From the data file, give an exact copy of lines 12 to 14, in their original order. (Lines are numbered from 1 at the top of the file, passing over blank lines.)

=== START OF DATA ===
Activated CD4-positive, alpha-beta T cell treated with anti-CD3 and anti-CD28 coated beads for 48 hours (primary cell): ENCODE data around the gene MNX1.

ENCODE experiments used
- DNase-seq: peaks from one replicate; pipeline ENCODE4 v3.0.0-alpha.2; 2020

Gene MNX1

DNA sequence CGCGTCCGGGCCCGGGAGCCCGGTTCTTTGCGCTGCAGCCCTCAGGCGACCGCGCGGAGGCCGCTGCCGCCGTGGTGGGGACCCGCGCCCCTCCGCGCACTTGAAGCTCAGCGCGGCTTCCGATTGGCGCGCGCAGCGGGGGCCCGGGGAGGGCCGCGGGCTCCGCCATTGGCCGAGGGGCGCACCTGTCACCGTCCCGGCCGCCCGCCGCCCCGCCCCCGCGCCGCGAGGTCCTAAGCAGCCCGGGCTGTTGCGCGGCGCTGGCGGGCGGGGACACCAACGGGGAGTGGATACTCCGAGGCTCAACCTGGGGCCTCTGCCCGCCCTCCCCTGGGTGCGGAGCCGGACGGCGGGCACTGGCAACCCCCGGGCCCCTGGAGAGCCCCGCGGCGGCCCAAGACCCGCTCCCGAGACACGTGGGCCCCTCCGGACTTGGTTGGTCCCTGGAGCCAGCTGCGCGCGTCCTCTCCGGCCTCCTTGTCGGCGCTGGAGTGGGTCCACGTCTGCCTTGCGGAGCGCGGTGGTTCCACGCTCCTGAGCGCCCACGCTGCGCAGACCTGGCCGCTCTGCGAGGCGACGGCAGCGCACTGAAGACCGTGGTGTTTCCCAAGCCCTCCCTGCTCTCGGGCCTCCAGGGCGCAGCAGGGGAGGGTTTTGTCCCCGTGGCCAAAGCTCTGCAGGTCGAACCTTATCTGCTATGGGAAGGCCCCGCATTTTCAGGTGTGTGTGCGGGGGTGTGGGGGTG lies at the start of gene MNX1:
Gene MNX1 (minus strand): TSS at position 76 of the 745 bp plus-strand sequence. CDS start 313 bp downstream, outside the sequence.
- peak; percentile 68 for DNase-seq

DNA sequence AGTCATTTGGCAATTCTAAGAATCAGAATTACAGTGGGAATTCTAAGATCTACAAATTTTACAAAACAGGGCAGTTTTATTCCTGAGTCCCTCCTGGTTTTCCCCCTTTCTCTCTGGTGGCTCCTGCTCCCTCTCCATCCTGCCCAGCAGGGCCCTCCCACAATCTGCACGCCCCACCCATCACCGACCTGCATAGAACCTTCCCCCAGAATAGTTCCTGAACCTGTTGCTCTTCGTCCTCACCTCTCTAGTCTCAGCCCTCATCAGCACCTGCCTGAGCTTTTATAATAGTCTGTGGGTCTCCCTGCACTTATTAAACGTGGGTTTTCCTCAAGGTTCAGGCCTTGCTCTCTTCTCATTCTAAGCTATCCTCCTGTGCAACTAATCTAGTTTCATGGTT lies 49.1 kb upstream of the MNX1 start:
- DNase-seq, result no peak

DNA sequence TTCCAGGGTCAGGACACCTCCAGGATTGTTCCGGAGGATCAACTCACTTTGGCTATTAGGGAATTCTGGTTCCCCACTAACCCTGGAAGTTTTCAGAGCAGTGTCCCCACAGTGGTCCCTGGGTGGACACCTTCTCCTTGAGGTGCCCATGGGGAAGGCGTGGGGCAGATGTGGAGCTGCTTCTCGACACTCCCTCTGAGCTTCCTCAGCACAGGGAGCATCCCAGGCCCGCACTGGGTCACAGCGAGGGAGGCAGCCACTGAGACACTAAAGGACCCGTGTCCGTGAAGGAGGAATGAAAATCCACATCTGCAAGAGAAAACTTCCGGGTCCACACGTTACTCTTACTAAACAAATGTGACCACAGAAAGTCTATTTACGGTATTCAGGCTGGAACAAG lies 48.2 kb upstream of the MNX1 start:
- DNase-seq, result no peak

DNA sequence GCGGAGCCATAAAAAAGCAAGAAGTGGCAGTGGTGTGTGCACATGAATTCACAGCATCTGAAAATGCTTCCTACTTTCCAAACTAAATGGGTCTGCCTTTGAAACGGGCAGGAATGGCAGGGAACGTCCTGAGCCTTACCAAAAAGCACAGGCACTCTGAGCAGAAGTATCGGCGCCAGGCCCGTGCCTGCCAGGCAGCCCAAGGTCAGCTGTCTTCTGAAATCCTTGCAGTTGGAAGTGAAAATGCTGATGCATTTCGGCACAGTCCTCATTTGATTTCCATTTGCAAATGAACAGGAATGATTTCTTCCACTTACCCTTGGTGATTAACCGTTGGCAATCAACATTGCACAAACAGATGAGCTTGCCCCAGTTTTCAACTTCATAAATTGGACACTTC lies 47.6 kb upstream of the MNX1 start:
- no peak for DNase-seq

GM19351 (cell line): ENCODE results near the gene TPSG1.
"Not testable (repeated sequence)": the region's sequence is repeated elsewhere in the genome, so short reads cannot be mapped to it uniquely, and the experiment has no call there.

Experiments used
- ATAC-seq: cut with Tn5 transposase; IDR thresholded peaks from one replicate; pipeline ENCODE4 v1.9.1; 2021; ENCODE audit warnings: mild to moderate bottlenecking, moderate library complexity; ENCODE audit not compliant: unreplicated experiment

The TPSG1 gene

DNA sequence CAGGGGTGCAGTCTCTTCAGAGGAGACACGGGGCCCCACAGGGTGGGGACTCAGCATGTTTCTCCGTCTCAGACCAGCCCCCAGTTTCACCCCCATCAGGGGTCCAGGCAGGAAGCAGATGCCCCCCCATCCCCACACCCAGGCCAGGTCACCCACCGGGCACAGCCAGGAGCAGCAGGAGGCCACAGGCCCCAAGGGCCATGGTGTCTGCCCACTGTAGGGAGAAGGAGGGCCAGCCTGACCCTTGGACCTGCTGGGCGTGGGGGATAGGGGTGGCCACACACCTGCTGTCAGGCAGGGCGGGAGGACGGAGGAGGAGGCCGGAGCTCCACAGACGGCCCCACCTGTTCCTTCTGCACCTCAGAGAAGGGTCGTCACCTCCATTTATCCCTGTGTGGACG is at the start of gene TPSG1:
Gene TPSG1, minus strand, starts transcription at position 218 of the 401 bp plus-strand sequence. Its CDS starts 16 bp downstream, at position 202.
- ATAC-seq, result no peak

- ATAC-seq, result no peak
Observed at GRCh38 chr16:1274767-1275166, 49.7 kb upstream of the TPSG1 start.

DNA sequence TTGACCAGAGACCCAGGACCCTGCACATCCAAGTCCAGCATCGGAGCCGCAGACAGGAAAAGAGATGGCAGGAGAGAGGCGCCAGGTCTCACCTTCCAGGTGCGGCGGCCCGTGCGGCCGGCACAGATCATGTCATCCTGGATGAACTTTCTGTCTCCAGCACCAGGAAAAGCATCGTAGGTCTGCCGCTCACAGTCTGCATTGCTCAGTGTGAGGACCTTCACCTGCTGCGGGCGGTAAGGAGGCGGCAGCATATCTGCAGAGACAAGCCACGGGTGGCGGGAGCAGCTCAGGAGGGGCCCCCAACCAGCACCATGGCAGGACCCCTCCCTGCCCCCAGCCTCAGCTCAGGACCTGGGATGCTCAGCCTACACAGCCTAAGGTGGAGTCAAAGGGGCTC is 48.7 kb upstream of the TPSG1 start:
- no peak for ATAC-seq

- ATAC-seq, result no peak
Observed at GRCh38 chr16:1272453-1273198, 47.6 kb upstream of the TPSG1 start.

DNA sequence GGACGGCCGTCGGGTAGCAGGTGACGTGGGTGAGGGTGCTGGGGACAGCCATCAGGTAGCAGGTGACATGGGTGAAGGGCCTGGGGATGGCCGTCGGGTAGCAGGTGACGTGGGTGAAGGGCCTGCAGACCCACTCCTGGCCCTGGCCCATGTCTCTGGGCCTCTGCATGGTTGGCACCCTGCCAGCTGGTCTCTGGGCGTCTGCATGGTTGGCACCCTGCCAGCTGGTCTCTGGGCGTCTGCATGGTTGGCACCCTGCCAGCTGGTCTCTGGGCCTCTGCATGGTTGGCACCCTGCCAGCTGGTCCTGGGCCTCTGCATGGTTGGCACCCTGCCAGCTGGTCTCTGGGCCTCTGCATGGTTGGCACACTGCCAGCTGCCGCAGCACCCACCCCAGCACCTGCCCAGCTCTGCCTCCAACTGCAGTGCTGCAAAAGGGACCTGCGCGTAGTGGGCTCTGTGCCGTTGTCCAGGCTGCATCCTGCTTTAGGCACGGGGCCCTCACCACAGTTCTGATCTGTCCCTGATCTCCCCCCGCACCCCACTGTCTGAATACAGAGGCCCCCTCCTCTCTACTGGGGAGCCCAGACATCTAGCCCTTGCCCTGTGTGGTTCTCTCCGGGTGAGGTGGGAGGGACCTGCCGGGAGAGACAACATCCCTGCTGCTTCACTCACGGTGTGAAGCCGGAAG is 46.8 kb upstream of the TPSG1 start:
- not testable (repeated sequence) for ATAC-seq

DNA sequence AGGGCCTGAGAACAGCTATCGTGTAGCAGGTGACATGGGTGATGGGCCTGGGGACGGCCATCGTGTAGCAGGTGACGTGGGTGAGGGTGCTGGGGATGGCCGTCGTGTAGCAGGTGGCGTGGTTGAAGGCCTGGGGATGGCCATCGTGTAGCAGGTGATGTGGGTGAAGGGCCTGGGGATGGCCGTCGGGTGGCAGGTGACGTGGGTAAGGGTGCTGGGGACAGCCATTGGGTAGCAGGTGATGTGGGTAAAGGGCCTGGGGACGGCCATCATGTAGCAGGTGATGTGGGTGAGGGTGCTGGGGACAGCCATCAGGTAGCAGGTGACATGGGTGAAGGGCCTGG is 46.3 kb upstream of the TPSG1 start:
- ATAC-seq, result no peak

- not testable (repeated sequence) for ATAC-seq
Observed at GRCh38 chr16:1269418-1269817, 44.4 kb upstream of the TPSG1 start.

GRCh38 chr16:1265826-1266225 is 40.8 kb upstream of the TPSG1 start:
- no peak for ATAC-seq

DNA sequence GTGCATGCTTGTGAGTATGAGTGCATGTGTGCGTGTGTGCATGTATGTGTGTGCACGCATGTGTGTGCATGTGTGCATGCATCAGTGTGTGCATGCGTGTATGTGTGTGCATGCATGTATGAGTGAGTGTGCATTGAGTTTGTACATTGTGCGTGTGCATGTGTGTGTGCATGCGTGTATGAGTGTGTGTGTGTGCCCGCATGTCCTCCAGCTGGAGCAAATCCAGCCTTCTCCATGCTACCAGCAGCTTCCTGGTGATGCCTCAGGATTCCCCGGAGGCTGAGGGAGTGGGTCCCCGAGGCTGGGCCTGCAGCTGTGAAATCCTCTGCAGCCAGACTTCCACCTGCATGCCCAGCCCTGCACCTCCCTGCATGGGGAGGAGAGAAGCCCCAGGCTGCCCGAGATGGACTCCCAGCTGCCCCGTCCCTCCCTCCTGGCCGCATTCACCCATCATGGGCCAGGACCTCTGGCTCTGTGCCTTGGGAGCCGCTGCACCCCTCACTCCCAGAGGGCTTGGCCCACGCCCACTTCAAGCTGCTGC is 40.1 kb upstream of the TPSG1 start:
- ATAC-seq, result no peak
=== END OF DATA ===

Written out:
DNA sequence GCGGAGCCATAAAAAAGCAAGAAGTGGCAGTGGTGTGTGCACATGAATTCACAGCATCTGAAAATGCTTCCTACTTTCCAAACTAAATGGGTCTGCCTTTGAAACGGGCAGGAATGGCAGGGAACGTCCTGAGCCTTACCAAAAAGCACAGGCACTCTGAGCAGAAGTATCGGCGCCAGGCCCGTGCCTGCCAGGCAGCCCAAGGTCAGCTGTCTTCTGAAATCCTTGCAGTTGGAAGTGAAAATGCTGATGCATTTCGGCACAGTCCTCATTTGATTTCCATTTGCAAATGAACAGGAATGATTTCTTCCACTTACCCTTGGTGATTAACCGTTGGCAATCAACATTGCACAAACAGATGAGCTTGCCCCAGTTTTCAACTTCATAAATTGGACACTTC lies 47.6 kb upstream of the MNX1 start:
- no peak for DNase-seq

GM19351 (cell line): ENCODE results near the gene TPSG1.